Friday, March 20, 2015

1771. Income Inequality and Tax Policy in the U.S.: The 1% Get Most of the Tax Returns

By Patricia Cohen, The New York Times, March 14, 2015

“Get your billions back, America,” the tax preparer H&R Block urges in television advertisements.

What many taxpayers may not realize is that they already do. When it comes to the government, taxing is often just another name for spending.

There are tax credits and tax deductions; tax exclusions and tax exemptions; tax deferrals and tax reductions; tax discharges and tax preferences, all of which put money in people’s wallets rather than take it out.

There is one critical difference between tax-related payouts, however, and those that come directly from the federal budget: Spending channeled through the tax code tends to overwhelmingly benefit the wealthiest Americans.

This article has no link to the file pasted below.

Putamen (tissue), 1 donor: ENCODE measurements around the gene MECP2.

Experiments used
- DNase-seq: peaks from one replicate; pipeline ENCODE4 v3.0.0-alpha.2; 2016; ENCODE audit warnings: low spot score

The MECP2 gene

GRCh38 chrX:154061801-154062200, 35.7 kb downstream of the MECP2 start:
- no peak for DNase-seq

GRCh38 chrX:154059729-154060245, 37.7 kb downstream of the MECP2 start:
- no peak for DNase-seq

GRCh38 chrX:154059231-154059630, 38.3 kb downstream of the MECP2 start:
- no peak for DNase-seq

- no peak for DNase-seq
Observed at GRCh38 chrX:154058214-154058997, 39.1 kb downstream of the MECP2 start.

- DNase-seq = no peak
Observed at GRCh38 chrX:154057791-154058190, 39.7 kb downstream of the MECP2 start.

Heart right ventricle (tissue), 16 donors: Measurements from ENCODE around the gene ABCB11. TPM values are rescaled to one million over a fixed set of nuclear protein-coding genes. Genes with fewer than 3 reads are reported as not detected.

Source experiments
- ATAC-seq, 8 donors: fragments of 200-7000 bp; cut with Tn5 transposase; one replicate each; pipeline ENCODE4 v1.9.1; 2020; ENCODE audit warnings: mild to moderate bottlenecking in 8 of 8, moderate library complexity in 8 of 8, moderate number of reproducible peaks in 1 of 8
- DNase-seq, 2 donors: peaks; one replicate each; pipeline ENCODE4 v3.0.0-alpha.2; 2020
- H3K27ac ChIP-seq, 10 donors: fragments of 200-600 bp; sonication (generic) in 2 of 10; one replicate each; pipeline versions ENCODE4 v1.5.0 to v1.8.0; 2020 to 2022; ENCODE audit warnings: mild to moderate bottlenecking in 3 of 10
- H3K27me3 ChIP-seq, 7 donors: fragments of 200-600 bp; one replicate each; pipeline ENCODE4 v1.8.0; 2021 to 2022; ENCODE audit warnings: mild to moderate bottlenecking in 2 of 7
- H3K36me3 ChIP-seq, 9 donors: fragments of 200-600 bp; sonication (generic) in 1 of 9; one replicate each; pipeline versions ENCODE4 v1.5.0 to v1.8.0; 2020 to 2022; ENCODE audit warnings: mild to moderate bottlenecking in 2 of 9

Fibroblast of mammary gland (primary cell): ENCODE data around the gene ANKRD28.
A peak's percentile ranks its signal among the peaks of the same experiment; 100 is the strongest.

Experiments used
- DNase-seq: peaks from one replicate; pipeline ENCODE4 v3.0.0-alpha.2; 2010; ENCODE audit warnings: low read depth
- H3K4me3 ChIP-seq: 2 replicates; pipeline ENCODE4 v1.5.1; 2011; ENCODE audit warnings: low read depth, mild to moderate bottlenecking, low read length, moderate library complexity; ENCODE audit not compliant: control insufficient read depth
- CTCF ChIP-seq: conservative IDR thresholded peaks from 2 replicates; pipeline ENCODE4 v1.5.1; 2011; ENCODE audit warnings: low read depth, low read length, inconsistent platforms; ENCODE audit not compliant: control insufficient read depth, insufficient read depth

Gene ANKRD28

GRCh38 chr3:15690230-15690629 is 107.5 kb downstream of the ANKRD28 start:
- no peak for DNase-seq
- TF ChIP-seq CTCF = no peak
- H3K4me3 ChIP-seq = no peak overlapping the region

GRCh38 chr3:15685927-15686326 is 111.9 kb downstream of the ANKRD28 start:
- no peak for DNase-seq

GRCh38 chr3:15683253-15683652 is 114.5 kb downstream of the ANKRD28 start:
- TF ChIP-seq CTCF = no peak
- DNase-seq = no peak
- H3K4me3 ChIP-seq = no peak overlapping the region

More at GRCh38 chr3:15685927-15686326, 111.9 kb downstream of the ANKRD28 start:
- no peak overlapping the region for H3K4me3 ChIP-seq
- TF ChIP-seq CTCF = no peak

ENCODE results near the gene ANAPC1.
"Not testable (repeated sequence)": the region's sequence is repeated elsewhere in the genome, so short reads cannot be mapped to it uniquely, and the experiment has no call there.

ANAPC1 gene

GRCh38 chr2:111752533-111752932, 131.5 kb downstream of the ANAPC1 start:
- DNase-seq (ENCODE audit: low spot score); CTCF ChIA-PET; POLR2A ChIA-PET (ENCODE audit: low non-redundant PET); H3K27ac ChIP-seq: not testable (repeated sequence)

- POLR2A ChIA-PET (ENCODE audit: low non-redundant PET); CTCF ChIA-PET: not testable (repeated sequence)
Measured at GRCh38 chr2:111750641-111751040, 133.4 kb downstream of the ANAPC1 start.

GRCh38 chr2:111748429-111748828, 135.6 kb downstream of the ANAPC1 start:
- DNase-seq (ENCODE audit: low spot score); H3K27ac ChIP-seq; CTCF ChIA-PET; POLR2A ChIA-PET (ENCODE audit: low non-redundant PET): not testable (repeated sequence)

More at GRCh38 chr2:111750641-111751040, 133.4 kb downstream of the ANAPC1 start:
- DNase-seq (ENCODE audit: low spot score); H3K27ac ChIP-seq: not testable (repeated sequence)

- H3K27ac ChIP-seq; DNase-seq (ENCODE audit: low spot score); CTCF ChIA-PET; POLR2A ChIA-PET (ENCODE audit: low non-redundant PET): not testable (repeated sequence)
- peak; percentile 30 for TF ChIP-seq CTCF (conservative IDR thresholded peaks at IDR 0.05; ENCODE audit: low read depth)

According to an analysis of $340 billion in tax subsidies for housing, education, retirement and savings in 2013, the top 1 percent received about $95 billion, more than the $90 billion received by the bottom 80 percent combined, said the Corporation for Enterprise Development, a nonprofit organization that seeks to build assets for low- and moderate-income families.

“Every year, the federal government spends billions of dollars on these tax programs primarily to support the highest-income households that need support the least,” said Ezra Levin, associate director of government affairs for the group, which is based in Washington.

Relentless pressure in recent years, particularly by conservatives, to reduce program spending has meant that the tax code has increasingly become the primary driver of social policy when it comes to education, retirement and housing.

The amount of spending in those areas channeled through taxes is on the rise, topping $620 billion in 2014, up from $540 billion in 2013, according to Mr. Levin’s analysis. By comparison, federal discretionary spending by 14 of the 15 cabinet agencies, including housing, transportation, labor, commerce, education, Treasury and health and human services totaled $464 billion.

“This is not a liberal position or a conservative position,” he said.

No comments: